Making — and confusing — the case for mask and vaccine mandates

Public health mandates have three distinct roles: to increase the availability of accurate information; protect people from each other; and establish collective action that benefits society in ways that individual actions cannot. Mandates reflect and ideally reinforce the understanding that we are connected: individuals affect and are affected by the actions of others.

Public attitudes towards mandates have changed as understanding of how the behavior can harm others has increased – for example, with laws against drunk driving or the creation of smoke-free public places. These changes did not require drastic changes in society but were a natural evolution as we better understood these threats and the interventions to counter them.

Omicron muddled the Covid mandates file. If vaccination essentially eliminates the risk of spreading the disease – as with two doses of measles vaccine – the case for a mandate is clear. If the burden of a mandate, like handwashing for restaurant workers, is minimal, then the controversy is minimal. And if the risk to others is significant, as in someone with infectious multidrug-resistant tuberculosis, then compulsory isolation is generally accepted. Omicron is an intermediate case. It is much less likely to cause hospitalization and death than previous variants, and breakthrough infections among vaccinated people are much more common. But Omicron is so highly infectious that even a lower risk of serious illness still means hospitalizations and deaths have increased. A disease that is both less severe and kills more people complicates policy-making and public understanding.

What is the rationale for Covid vaccination mandates? Vaccination mandates are about both protection from others and collective action for the benefit of society. Vaccinated people and vulnerable people are better protected. Society benefits from a lower risk of cases, epidemics, and disruptions to health care, education, and economic activity. The risk from mRNA vaccination is extremely low and these vaccines are highly effective in reducing the risk of serious illness and death.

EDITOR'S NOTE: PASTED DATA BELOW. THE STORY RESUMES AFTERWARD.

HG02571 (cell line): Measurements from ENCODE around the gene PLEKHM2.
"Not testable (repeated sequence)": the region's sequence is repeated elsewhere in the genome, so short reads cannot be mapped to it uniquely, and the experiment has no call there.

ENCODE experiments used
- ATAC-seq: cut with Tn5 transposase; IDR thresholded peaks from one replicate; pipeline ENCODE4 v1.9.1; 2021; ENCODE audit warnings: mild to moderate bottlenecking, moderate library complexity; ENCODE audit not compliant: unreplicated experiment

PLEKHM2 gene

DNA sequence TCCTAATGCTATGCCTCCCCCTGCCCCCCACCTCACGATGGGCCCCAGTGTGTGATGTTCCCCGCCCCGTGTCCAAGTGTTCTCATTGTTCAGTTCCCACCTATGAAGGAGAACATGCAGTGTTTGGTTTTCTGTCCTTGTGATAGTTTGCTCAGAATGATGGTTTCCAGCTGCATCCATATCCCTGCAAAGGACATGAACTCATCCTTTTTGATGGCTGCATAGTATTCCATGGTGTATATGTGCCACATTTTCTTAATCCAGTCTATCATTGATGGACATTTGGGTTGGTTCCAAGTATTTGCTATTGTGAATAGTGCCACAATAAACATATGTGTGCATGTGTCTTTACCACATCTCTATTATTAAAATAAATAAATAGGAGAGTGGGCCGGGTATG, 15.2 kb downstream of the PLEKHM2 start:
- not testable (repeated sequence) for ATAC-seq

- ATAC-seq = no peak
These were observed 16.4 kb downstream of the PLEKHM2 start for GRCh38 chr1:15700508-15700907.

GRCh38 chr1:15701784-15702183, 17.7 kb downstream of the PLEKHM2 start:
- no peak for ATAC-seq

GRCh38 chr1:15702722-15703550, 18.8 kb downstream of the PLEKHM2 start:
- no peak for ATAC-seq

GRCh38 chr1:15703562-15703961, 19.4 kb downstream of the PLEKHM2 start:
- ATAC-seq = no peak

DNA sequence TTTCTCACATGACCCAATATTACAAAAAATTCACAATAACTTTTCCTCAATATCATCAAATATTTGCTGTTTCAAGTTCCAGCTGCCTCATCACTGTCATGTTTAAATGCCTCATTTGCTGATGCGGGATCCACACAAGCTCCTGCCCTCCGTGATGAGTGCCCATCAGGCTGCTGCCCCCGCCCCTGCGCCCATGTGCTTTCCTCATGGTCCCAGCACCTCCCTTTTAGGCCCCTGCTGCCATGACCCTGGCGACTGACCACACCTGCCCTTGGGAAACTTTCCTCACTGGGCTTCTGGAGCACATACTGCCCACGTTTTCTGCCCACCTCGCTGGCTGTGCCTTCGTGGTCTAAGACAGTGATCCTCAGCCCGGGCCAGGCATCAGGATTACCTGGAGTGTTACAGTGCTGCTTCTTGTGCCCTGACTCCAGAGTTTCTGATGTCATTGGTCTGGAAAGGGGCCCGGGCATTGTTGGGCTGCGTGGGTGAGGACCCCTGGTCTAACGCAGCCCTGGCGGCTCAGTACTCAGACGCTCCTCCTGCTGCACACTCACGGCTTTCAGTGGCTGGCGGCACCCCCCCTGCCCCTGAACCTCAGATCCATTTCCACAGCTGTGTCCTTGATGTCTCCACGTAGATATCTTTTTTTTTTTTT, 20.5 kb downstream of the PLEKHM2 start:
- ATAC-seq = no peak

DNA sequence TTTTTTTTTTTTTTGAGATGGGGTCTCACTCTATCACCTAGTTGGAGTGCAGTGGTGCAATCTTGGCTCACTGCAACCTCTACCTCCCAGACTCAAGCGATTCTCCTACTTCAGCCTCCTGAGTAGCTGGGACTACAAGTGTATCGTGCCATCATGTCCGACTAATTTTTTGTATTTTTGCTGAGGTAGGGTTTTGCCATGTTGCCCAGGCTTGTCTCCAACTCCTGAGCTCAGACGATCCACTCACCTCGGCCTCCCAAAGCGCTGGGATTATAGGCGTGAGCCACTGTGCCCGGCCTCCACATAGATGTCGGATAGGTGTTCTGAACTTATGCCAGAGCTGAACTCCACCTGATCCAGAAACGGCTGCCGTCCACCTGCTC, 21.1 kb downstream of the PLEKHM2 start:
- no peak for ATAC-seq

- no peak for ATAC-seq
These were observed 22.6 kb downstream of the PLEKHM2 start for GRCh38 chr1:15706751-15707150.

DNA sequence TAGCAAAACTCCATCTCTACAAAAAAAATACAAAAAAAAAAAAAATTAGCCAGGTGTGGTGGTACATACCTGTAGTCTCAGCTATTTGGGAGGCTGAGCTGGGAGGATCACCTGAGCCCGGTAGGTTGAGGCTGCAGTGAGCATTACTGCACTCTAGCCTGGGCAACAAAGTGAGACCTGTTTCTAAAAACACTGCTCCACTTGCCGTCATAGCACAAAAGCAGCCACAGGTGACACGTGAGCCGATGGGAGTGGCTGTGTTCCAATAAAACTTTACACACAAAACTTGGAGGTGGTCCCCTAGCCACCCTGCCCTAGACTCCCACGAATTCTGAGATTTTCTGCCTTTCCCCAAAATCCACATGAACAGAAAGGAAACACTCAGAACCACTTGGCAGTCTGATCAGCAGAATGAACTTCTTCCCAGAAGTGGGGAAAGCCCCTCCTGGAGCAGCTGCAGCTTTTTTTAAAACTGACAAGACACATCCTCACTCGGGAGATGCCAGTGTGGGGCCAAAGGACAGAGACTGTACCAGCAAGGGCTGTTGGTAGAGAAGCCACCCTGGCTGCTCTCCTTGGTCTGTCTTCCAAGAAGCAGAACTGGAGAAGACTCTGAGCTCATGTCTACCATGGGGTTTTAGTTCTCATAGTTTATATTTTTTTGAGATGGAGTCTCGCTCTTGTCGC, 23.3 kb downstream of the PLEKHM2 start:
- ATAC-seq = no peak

The case for vaccination mandates for healthcare workers is clear, as has been the case for many years for influenza vaccination. Health workers look after the most vulnerable people in our society. Anyone who visits a health care facility has a reasonable expectation that the facility will take all reasonable steps to avoid causing harm. And healthcare workers have the right to be protected, and to have their families protected, from preventable infections. “Less serious” does not mean “harmless”, especially for vulnerable populations seeking health services.

When pediatric vaccinations are fully authorized, there will be a case for vaccination mandates for school attendance, as has been the case for many vaccines for decades. If Delta returns – or a new variant as lethal or deadlier than Delta emerges – the case for warrants would be much stronger.

The case for vaccination mandates beyond health care and school settings is less clear. What about people who work or live in correctional facilities? Homeless shelters? In the workplace, protecting co-workers, preventing disruptions, reducing healthcare costs, and creating an environment in which people with medical vulnerabilities are better protected are reasonable considerations that support mandates employers.